Ford announced Tuesday that it is building a new battery development center in southeast Michigan. Dubbed Ion Park, (or “Ion Park Center of Excellence,” if you want the long version), the center will house a 150-person team of experts to research and develop new battery tech as it takes steps to bring production in-house.
The Ion Park team will be headed up by Anand Sankaran, whose portfolio includes the original Ford Escape Hybrid, the 2021 Mustang Mach-E and 2022 F-150 Hybrid. The team will collaborate with Ford’s existing Battery Benchmarking and Test Laboratory in Allen Park, Mich., which opened late last year. Also coming is a $185 million collaborative learning lab that will house a team responsible for experimenting with existing and forthcoming battery tech (both conventional lithium-ion and solid state) both in terms of practical applications and cradle-to-grave feasibility.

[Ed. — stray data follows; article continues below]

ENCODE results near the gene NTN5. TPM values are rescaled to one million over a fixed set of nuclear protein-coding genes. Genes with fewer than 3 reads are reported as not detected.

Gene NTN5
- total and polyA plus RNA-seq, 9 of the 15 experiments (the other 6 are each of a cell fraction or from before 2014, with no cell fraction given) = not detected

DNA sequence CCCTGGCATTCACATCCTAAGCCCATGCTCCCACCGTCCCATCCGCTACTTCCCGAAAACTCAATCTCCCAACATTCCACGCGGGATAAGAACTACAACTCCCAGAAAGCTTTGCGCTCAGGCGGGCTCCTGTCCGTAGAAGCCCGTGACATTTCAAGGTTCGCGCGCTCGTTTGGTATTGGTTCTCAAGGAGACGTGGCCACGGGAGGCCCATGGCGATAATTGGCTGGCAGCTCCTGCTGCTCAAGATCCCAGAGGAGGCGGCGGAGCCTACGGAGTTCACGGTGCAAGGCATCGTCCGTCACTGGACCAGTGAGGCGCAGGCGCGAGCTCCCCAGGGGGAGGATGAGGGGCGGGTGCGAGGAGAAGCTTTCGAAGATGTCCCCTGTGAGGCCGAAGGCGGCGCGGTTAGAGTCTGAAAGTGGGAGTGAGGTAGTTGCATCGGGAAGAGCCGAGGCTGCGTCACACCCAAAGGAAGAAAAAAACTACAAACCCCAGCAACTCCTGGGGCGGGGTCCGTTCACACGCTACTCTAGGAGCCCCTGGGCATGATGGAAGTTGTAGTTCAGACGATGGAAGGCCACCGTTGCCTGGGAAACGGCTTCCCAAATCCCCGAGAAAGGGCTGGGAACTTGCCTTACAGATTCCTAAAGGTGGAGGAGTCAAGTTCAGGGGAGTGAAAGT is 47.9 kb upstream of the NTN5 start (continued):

“This world-class 200,000 square-foot learning lab will include pilot-scale equipment for electrode, cell and array design and manufacturing and will use state-of-the-art technology to pilot new manufacturing techniques that will allow Ford to quickly scale breakthrough battery cell designs with novel materials once the company vertically integrates battery cells and batteries,” Ford said.
That’s right. Ford fully intends to get into the battery production game, though the company noted in its announcement that the Ion Park team will, through the battery laboratory and new learning lab, be collaborating with existing suppliers, though it did not specify which ones. The Mustang Mach-E’s batteries are supplied by LG Chem.
“We are creating new tools and solutions we need for a carbon-free, affordable and better future,” said Hau Thai-Tang, Ford’s chief product platform and operations. “We are modernizing Ford’s battery development and manufacturing capabilities so we can better control costs and production variables in-house and scale production around the world with speed and quality.”